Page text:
Politics

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Evan Vucci/AP
Sen. Arlen Specter speaks at a news conference on Tuesday, April 28.

Pennsylvania Senator Arlen Specter Switching to Democratic Party

April 28, 2009 04:30 PM
by Liz Colville
Specter, a Republican senator representing Pennsylvania for 29 years, is allegedly making the switch because of poor poll performance for next year's Pennsylvania Republican primary.

Specter's Decision Threatens Republican Minority

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Specter, in a statement made this afternoon, said he does not wish to be "judged by the Pennsylvania Republican primary electorate," according to Politico. "Specter had been in secret talks with Senate Democratic leaders for months, according to Senate sources," Politico reported, "but his final move to become a Democrat came after a recent poll showed him badly losing a Pennsylvania Republican primary next year."

The Senate Republican leaders, Mitch McConnell of Kentucky and Jon Kyl of Arizona, called an "emergency meeting" Tuesday afternoon to talk about the switch. The Republicans currently have a 41-vote minority in the Senate.

Specter "has long been a moderate Republican and a thorn in his party's side," Politico writes, but his switch is still "a surprising maneuver."
The move will likely shift more attention to the Minnesota Senate race, in which the Democrat Al Franken was called the winner by a slim 312-vote margin in a recount trial court on April 13. Republican Norm Coleman will appeal the decision in court on June 1, according to the Minneapolis Star Tribune.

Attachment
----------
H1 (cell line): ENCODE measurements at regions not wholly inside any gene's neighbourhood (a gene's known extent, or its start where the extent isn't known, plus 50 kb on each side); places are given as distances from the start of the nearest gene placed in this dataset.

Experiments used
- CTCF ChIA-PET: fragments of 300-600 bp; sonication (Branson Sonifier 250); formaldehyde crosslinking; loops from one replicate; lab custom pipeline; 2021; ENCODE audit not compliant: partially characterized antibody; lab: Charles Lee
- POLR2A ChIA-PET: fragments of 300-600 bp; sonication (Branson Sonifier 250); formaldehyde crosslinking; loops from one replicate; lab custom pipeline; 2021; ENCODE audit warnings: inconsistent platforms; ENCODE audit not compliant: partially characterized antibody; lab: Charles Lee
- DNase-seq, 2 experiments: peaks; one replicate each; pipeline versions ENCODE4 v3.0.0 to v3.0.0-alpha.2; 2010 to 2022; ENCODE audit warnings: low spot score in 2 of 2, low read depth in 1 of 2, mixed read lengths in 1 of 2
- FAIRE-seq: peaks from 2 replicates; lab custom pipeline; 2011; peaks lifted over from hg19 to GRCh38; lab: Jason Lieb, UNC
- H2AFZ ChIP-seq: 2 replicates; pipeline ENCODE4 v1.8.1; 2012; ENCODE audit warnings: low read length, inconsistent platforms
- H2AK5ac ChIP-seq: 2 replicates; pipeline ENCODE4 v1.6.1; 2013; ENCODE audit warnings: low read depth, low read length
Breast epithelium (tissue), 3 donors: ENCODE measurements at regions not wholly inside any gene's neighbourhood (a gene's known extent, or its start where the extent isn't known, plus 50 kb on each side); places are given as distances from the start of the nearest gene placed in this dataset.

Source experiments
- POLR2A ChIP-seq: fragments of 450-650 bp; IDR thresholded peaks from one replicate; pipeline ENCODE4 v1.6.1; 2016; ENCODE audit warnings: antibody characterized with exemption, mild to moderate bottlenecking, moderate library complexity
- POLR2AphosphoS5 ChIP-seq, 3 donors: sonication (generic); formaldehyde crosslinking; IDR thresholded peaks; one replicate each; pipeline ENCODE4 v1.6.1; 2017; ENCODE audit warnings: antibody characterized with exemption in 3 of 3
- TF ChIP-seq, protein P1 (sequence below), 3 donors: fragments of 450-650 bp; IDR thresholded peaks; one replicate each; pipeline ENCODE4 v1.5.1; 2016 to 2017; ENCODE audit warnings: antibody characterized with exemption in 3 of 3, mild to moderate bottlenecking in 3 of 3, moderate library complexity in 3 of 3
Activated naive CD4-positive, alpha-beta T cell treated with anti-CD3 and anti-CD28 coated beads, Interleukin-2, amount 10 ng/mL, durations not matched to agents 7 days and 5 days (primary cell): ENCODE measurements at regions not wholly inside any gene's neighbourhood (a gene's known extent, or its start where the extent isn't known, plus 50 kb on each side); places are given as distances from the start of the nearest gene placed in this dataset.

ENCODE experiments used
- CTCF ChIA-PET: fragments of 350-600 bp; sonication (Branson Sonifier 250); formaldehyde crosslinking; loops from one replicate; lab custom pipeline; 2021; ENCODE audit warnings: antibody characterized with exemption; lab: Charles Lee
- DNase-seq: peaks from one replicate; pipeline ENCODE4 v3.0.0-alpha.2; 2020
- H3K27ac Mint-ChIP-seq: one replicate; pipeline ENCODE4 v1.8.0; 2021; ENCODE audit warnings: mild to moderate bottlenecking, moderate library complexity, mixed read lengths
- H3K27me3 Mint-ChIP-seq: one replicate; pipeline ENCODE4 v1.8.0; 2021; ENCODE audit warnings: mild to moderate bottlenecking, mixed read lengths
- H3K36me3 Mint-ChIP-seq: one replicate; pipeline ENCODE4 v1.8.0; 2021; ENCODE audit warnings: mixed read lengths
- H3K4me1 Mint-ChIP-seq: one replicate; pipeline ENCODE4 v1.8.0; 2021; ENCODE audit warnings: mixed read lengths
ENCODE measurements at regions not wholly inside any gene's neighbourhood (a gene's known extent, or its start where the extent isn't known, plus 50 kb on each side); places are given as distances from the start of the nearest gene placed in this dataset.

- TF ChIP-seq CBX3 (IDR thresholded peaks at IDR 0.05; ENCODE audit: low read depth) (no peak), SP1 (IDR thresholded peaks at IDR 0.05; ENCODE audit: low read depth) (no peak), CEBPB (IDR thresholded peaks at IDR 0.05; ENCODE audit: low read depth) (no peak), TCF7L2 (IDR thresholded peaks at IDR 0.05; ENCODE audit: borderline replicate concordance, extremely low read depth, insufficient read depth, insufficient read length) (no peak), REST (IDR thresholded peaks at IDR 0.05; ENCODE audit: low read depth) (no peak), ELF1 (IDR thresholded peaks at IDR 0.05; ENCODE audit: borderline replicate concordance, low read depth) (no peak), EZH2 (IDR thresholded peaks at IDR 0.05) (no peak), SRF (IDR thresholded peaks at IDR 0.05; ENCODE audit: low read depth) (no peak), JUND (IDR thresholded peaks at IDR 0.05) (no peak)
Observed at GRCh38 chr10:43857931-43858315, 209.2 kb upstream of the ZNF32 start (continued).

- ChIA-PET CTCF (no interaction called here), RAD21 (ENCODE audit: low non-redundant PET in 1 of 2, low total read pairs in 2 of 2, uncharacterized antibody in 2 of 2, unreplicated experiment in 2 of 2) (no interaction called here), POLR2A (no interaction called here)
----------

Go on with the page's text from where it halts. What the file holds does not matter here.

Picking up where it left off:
If Franken is seated, the Democrats will achieve a filibuster-proof 60-vote majority in the Senate.

In today's statement, Specter said, "Since my election in 1980, as part of the Reagan Big Tent, the Republican Party has moved far to the right. Last year, more than 200,000 Republicans in Pennsylvania changed their registration to become Democrats. I now find my political philosophy more in line with Democrats than Republicans."

But he insisted following his statement that he is "not an automatic 60th vote," Politico reported.

Some saw Specter's switch as new hope for the Employee Free Choice Act, but the senator said he would vote against on April 24, he said in his statement today that he remains against the act at this juncture. The act aims to amend the National Labor Relations Act and "change the rules governing the formation of unions, the way first contracts between unions and employers are negotiated, and how employees' rights are enforced," according to OpenCongress.

Background: Specter's varied voting record

Recently, Specter has voted with the Democrats on a number of issues. In the U.S. Congress Votes Database on The Washington Post, Specter is shown to have voted with the Democrats on recent legislation such as the Lilly Ledbetter Fair Pay Act of 2009 and a 2007 measure to expand the State Children's Health Insurance Program.